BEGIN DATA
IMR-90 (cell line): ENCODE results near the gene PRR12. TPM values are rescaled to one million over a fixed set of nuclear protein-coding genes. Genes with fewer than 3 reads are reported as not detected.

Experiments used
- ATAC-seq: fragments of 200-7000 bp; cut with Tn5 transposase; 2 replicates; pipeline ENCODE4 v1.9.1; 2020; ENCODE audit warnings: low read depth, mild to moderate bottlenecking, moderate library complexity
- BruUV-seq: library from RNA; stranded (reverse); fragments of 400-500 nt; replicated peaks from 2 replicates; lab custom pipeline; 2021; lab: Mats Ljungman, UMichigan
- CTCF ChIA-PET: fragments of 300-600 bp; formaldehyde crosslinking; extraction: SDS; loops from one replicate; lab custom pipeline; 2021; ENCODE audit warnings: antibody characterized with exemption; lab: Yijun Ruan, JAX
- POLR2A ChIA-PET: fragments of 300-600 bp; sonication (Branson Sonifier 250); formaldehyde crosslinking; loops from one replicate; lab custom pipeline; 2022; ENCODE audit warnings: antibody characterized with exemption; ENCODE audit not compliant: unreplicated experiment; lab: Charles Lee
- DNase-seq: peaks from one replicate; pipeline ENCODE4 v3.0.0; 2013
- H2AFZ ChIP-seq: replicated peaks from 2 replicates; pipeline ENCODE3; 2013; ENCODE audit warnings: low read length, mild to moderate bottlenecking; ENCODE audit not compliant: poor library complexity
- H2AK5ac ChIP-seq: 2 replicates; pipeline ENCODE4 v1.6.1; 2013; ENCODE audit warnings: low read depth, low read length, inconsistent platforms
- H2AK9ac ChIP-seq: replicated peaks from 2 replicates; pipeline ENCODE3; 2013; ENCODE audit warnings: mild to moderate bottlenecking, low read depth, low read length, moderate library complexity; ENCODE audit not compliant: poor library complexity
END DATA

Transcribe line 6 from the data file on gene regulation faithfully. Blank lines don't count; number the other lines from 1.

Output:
- POLR2A ChIA-PET: fragments of 300-600 bp; sonication (Branson Sonifier 250); formaldehyde crosslinking; loops from one replicate; lab custom pipeline; 2022; ENCODE audit warnings: antibody characterized with exemption; ENCODE audit not compliant: unreplicated experiment; lab: Charles Lee